The key to your child's financial education is creating opportunities for learning and experiential involvement. (UBS)

As part of the Own Your Worth research, UBS surveyed thousands of women and found that those who grew up in households where money was discussed were more likely to be involved in financial decisions as adults. "Financial education is an important life skill you can help your child develop," said Carey Shuffman, Head of the UBS Women's Strategic Client Segment and host of the Own Your Worth podcast series. She was joined by Sarah Salomon, Senior Strategist, Family Advisory & Philanthropy Services at UBS, to discuss ways parents can engage their children on key financial lessons, like saving, spending, budgeting, borrowing, and giving.

While lessons include math, science, and English, many schools leave financial education out of their curriculums. Said Salomon, "Financial education and learning are lifelong undertakings, and early adulthood is when people begin to focus their choices about spending money and time, and those choices are a reflection of their personal values. It's best to start early and think about it often."

Salomon believes the key is to create opportunities for learning and experiential involvement. Parents can begin by talking about spending, saving, giving, investing, and planning. Then, as children grow older, they can begin developing those skills by setting goals and working toward them. She shared steps you can take to prepare your children for financial responsibility from a young age.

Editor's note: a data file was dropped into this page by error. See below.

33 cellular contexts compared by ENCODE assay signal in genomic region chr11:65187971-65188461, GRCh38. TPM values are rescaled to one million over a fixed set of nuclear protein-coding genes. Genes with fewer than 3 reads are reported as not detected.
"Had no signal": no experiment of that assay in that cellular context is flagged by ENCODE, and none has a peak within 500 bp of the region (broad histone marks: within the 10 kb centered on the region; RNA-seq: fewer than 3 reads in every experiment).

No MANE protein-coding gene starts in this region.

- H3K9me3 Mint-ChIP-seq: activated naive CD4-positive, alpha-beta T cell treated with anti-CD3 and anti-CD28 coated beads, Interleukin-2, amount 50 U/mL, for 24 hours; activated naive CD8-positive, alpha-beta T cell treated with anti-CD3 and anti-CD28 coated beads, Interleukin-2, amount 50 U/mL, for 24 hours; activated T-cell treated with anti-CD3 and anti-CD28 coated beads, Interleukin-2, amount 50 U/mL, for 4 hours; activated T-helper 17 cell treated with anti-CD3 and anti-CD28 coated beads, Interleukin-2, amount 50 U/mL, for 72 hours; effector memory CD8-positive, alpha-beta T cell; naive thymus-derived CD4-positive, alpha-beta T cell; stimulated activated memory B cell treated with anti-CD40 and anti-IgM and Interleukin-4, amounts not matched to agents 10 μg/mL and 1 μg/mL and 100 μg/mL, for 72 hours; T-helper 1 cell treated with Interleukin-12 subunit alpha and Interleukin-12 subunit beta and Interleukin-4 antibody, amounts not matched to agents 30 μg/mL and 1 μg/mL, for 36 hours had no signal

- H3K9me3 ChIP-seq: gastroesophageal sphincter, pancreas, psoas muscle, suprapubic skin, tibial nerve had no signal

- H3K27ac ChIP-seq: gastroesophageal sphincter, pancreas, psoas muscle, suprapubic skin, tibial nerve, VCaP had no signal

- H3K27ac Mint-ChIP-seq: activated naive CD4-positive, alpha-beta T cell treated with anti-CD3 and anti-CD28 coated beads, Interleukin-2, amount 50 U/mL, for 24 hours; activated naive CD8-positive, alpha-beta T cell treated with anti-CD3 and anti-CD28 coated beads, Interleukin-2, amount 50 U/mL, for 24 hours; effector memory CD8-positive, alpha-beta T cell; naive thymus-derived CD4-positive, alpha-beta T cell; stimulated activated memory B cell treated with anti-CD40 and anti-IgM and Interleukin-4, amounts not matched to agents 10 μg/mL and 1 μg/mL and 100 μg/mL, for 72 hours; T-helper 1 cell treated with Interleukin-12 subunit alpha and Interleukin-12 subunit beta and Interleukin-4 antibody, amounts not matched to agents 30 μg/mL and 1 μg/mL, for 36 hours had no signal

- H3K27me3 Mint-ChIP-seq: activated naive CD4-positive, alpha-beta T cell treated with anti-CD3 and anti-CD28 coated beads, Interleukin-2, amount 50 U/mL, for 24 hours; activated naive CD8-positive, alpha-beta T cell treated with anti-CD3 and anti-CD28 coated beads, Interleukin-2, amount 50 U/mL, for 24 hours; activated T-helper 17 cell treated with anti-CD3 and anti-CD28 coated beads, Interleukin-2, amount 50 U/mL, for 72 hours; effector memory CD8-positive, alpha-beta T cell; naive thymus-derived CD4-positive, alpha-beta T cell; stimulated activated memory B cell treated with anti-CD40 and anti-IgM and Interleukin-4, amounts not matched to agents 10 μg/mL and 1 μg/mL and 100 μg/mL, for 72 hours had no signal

1: Hold family meetings. Start by discussing foundational information and talk about your individual and shared family values. The conversations shouldn't be exclusively about money.

2: Begin when your kids are young, such as ages 5 to 8 years old. We emphasize using money as a teaching tool for values. Giving children a regular allowance is one way to teach this concept. Focus on understanding the importance of giving and gratitude, and even taking small actions, like writing thank you notes.

3: When children are in middle school, they can begin to learn the value of a dollar and having an intrinsic work ethic. This can be done by teaching them about budgeting, how much things cost, how much money they should save for something they want, and how long it may take. It's also important to focus on the enjoyment factor. At this age, kids can begin to balance what something costs with how much they will use it. Said Salomon, "It starts with learning personal finance, making money choices, and sometimes failing and learning from those failures."

4: As your kids get older and enter high school or college, financial education becomes more about budgeting for today and the future and then learning about social responsibility. They may take the initiative to volunteer or develop philanthropic values. This is the stage when families begin work on family mission statements and young adults can be a part of that process. Then, the conversations can center around wealth management and fundamentals, like stocks and bonds.

To learn more, listen to the Own Your Worth podcast: Teaching children about finance .

Take the financial participation quiz to learn your personal money language.

UBS contributor: Kerry Breen